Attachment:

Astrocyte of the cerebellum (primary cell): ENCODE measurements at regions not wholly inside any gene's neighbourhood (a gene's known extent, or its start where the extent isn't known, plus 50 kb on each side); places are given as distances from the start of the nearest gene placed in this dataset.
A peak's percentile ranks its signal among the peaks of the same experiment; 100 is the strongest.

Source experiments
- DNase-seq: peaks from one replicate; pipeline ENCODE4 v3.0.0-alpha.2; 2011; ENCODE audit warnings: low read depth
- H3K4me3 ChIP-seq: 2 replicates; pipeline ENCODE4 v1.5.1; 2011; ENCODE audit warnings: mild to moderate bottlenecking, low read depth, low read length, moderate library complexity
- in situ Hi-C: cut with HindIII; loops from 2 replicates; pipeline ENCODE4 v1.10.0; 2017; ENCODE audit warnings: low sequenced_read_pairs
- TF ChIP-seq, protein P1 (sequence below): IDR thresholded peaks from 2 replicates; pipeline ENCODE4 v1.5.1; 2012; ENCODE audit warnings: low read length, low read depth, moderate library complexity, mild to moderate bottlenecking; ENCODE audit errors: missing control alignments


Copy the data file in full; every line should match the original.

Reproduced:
Astrocyte of the cerebellum (primary cell): ENCODE measurements at regions not wholly inside any gene's neighbourhood (a gene's known extent, or its start where the extent isn't known, plus 50 kb on each side); places are given as distances from the start of the nearest gene placed in this dataset.
A peak's percentile ranks its signal among the peaks of the same experiment; 100 is the strongest.

Source experiments
- DNase-seq: peaks from one replicate; pipeline ENCODE4 v3.0.0-alpha.2; 2011; ENCODE audit warnings: low read depth
- H3K4me3 ChIP-seq: 2 replicates; pipeline ENCODE4 v1.5.1; 2011; ENCODE audit warnings: mild to moderate bottlenecking, low read depth, low read length, moderate library complexity
- in situ Hi-C: cut with HindIII; loops from 2 replicates; pipeline ENCODE4 v1.10.0; 2017; ENCODE audit warnings: low sequenced_read_pairs
- TF ChIP-seq, protein P1 (sequence below): IDR thresholded peaks from 2 replicates; pipeline ENCODE4 v1.5.1; 2012; ENCODE audit warnings: low read length, low read depth, moderate library complexity, mild to moderate bottlenecking; ENCODE audit errors: missing control alignments